Does one diet work for everyone? Is there one best way of eating? Is one diet better than all the others? The answer to all these questions is no. There are clear healthy eating habits everyone should follow. This includes avoiding processed foods, eating real/whole foods, avoiding sugar, and avoiding processed oils. The exact composition of a healthy diet can vary depending on one’s age, metabolism, and genetics. Most children are highly sensitive to insulin. This means they can eat carbs all day long and still remain thin. Furthermore, most children have a good metabolism. Unfortunately, as we get older things change. Most people, as they age, become less sensitive to insulin. This means that excess sugar is not burned by the body’s cells, but instead gets stored as fat. Insulin sensitivity varies from person to person. Some people can cut their carbs to 100grams a day and can lose weight and remain thin. Other people need to lower their carbs to under 25grams a day to lose weight. If you are on a low carb diet and not losing weight, you may need to cut your carb intake even more. Remember that everyone’s metabolism is different. Some people can eat a large amount of food and remain thin. Others are not as lucky. As we get older and lose muscle mass our metabolism slows down. We burn less calories at rest compared to when we were younger. A good way to naturally increase your metabolism is to increase muscle mass by lifting weights. More muscle mass leads to a higher metabolism and more calories burned at rest. The take home message is that everyone is different. Do not believe anyone who claims their diet is the best for everyone. What works for others, may not work for you. The key is to experiment and find what does work for you. Again, you can never go wrong avoiding processed food and sugar in your diet. A good rule of thumb that everyone can follow includes a diet of unprocessed, whole foods that your body recognizes as food. For most people, including a good amount of protein in every meal can help with weight loss. As noted above, cutting back on carbs is also important in losing weight. However, the exact amount will vary from person to person. Therefore, experiment a little with your diet if you are not having success. Keep a food diary if needed. Find what works specifically for you. One size does not fit all.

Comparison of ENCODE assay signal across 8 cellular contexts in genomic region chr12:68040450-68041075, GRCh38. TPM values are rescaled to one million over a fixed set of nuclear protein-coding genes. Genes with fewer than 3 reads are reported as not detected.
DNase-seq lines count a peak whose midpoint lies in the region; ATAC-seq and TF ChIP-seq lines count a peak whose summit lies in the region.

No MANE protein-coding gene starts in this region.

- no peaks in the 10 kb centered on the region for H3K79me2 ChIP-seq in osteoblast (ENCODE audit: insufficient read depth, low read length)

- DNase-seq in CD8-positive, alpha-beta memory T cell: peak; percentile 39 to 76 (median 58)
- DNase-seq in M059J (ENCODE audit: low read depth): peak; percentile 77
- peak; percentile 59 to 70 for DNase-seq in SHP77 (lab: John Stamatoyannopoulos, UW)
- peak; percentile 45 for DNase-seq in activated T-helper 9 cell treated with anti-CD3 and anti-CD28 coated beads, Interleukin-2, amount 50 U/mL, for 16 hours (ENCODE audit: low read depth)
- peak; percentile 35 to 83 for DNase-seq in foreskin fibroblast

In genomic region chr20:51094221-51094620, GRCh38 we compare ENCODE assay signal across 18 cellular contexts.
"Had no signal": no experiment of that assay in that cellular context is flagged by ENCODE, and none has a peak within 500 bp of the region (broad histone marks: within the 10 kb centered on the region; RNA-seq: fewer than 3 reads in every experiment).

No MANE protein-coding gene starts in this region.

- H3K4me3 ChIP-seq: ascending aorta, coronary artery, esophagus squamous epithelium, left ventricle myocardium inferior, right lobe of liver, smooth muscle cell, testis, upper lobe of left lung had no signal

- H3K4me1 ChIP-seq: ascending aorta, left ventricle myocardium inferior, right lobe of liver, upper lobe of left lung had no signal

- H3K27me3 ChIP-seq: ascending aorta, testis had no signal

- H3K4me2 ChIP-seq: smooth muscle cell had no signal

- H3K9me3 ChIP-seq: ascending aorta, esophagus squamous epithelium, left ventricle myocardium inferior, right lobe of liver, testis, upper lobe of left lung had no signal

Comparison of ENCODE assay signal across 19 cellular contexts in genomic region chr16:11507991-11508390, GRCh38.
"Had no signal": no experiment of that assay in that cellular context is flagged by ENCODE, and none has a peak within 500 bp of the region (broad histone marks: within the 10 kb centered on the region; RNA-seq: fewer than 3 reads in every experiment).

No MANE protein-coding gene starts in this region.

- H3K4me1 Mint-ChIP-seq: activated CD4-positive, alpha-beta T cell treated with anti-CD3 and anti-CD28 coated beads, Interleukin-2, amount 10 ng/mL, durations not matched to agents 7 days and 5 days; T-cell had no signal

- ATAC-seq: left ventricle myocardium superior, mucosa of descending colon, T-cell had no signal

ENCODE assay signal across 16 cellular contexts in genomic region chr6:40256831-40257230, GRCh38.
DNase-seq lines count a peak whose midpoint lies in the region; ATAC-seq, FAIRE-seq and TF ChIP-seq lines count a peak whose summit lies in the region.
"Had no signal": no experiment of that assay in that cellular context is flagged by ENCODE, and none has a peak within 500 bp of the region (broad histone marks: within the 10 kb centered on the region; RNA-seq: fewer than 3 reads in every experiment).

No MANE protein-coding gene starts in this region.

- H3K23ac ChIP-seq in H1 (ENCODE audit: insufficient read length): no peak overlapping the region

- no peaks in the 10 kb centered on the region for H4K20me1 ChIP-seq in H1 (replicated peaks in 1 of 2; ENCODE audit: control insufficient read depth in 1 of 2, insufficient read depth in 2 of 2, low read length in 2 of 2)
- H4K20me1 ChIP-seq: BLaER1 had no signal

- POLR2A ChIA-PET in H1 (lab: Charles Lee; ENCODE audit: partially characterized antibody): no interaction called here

Since we were children, we’ve been taught that weight loss comes down to the simple idea of “calories in versus calories out.” This equation is simple and easy to understand. If you want to lose weight, you must take in fewer calories than you consume. This can be achieved by creating a calorie deficit via a reduced-calorie diet, an increase in physical activity, or a combination of both. The weight-loss industry makes billions of dollars each year trying to cash in our desperate attempts to curb this obesity epidemic that has plagued America, but is it possible that it’s more complicated than the old adage, “eat less and exercise more”?
Employing simple, basic strategies to reduce total calories has been a common method used to lose weight. The strategies include watching portion sizes, limiting high-calorie foods, and increasing exercise. While it’s still true that a calorie is a calorie regardless of what food it came from, not all calories are created equal in the sense that foods will have different effects on your body – even if two foods are identical in their calorie contents.
For example, compare 500 calories from gummy candy and 500 calories from broccoli. When you eat the candy, your gut quickly absorbs the fiber-free sugars in the candy. The sugars spike your blood sugar, starting a domino effect of high insulin and a cascade of hormonal responses that kicks bad biochemistry into gear. The high insulin increases storage of belly fat, increases inflammation, raises triglycerides, lowers HDL, and raises blood pressure.
Your appetite is increased because of insulin’s effect on your brain chemistry. The insulin blocks your appetite-control hormone leptin. You become more leptin resistant, so the brain never gets the “I’m full” signal. Instead, it thinks you are starving. Furthermore, your pleasure-based reward center is triggered, driving you to consume more sugar and fueling your addiction.
You can see just how easily 500 calories of candy can create chaos in your body. In addition, the candy contains no fiber, vitamins, minerals, or phytonutrients to help you process the calories you are consuming. These are “empty” calories, devoid of any nutritional value. Your body doesn’t register candy as food, so you eat more all day long.